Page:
The LINK: Environment and Tourism

Posted: November 23, 2010 in Sustainable Development, travel
Tags: , , , ,

To further explain my point on my previous post, The LINK: Sustainable Development and Tourism, read on.


Last summer, did you went to Boracay? Coron? and all the best beaches in the Philippines? I bet you extremely enjoyed it. I sure did especially when we stayed at Alta Vista de Boracay. Sleek hotel right? Up in the mountains and overlooking the sea. Back then, I didn’t even think of how many trees they have to cut just to build that hotel and where did all those trees go. I didn’t even think of how much water it consumes for its bathroom, swimming pool, kitchen etc. I didn’t even think where they throw their trash.

Well, I guess I should need to ask first the contractor of Alta Vista on their developmental plans. Maybe the trees were reused for furnitures and they planted new trees in exchange. Maybe the water underwent purification so that they can reuse it again. Maybe their trash was segregated into biodegradable and non-biodegradable items and non-bio items were either reused and recycled and the others were dumped properly. AAAHHH If i get those answers from them, it will make my experience a whole lot better.

A nice view from Alta Vista de Boracay during my stay there with ActivAsia

I did enjoy Boracay - the feeling of its fine white sand on my feet was very calming.

During your last trip, can you remember throwing trash on the beach? in the caves? waterfalls? Even small items like candy wrappers or cigarette butts? If your answer is yes, then YOU my friend just contributed to the death of these natural resources because trash doesn’t go away. It just piles up or moves – maybe not in the same place where you threw your trash but I’m absolutely sure it piled up somewhere – in the bottom of the ocean, on the next island or miraculously migrated to Taiwan because of a strong storm.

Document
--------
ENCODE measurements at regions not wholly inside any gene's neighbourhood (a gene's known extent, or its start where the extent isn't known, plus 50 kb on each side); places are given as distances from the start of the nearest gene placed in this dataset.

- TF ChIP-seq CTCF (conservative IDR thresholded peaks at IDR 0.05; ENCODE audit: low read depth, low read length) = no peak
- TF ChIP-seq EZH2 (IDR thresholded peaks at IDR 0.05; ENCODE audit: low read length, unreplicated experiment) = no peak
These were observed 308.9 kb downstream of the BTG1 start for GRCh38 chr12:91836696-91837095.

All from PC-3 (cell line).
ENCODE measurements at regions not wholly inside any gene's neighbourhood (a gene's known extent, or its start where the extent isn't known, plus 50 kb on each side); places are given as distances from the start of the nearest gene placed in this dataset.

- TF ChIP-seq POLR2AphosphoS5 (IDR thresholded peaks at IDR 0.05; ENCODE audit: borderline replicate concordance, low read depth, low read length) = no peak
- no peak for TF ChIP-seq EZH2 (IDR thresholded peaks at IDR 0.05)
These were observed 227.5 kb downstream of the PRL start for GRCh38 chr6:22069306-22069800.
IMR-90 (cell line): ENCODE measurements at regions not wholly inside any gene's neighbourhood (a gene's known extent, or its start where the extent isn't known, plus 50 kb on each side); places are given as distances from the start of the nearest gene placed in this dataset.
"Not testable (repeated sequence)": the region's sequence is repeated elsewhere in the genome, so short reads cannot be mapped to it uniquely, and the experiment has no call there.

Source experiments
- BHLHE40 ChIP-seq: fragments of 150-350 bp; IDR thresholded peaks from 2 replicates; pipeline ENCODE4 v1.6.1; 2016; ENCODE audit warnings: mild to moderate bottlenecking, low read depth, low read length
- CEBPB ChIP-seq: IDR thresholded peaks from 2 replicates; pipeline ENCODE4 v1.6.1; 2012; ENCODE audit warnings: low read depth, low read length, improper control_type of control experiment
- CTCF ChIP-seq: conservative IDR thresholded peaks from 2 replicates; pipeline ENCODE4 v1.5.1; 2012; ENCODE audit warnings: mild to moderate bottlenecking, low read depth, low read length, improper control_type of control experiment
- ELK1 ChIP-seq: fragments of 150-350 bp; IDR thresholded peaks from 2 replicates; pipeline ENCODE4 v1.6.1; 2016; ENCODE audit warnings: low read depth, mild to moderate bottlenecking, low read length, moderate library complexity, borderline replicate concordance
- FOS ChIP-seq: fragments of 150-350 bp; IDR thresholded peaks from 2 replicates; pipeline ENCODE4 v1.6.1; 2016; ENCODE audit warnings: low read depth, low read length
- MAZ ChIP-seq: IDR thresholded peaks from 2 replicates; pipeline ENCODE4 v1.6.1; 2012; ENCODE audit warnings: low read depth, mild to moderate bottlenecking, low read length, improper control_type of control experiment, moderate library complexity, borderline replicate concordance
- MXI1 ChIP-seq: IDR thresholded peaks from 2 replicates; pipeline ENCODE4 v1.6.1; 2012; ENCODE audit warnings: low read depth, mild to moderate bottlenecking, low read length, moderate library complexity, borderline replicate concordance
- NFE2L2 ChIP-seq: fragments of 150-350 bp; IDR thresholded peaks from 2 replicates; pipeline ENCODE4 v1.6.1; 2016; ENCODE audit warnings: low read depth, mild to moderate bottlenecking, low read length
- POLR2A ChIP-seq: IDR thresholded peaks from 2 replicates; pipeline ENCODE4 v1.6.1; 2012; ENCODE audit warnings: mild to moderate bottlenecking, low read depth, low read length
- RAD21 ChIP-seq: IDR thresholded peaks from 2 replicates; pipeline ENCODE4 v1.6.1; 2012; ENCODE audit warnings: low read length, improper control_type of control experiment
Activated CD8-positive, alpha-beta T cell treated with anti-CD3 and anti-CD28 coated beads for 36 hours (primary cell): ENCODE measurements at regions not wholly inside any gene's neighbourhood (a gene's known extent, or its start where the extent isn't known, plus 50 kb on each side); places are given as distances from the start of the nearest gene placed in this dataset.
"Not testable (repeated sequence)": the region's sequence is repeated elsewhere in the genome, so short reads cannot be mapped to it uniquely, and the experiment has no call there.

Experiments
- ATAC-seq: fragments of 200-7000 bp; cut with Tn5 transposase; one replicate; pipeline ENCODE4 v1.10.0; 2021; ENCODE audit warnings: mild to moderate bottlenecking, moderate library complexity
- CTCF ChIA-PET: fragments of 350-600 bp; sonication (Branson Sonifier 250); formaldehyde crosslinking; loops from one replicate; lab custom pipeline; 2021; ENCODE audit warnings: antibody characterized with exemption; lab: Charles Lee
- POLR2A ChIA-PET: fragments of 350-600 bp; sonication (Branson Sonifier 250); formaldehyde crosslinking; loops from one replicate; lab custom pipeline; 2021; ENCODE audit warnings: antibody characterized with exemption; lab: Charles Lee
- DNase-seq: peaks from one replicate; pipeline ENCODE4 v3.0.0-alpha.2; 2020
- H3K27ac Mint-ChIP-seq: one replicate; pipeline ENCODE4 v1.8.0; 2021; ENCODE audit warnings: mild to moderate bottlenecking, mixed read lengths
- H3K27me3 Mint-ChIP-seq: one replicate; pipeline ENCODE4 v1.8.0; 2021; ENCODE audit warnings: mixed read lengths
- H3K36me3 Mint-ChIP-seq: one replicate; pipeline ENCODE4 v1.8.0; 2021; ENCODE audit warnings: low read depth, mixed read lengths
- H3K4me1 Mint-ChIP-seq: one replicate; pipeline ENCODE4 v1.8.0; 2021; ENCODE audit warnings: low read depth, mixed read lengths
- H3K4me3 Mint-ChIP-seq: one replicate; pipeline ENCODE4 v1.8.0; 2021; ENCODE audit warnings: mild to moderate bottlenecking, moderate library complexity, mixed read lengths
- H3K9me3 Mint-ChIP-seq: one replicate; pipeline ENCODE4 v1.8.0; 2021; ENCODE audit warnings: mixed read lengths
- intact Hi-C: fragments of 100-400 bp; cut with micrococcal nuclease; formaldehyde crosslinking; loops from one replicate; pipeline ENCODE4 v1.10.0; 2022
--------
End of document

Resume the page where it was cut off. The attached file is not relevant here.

Tourists can be very harmful to the environment. Just imagine if each tourist takes a bottle of sand as a souvenir – and DOT is saying that we have more than 2 million tourists last year. Do you get the picture?

There is what we call a carrying capacity. GDRC (The Global Development Research Center) defines carrying capacity as the number of individuals who can be supported in a given area within natural resource limits, and without degrading the natural social, cultural and economic environment for present and future generations. The carrying capacity for any given area is not fixed. It can be altered by improved technology, but mostly it is changed for the worse by pressures which accompany a population increase. As the environment is degraded, carrying capacity actually shrinks, leaving the environment no longer able to support even the number of people who could formerly have lived in the area on a sustainable basis. No population can live beyond the environment’s carrying capacity for very long.

On this part, we are failing to see the carrying capacities of our tourism destinations. The government and tourism stakeholders should be the one ensuring on how much the destination can really accommodate in terms of visitors – and not just look into how much money it can generate.

See the impact? Well, not just for Tourism but also in all industries whether its manufacturing, telecommunications, etc. It’s good to ask yourself by now on HOW does your industry affect the environment.

I would appreciate it very much if you can post a comment below if you already have an answer on the HOW question. 🙂


I want to make you understand that even in our own ways, we can either destroy or help the environment. So please, on your next travel, be mindful of your trash.


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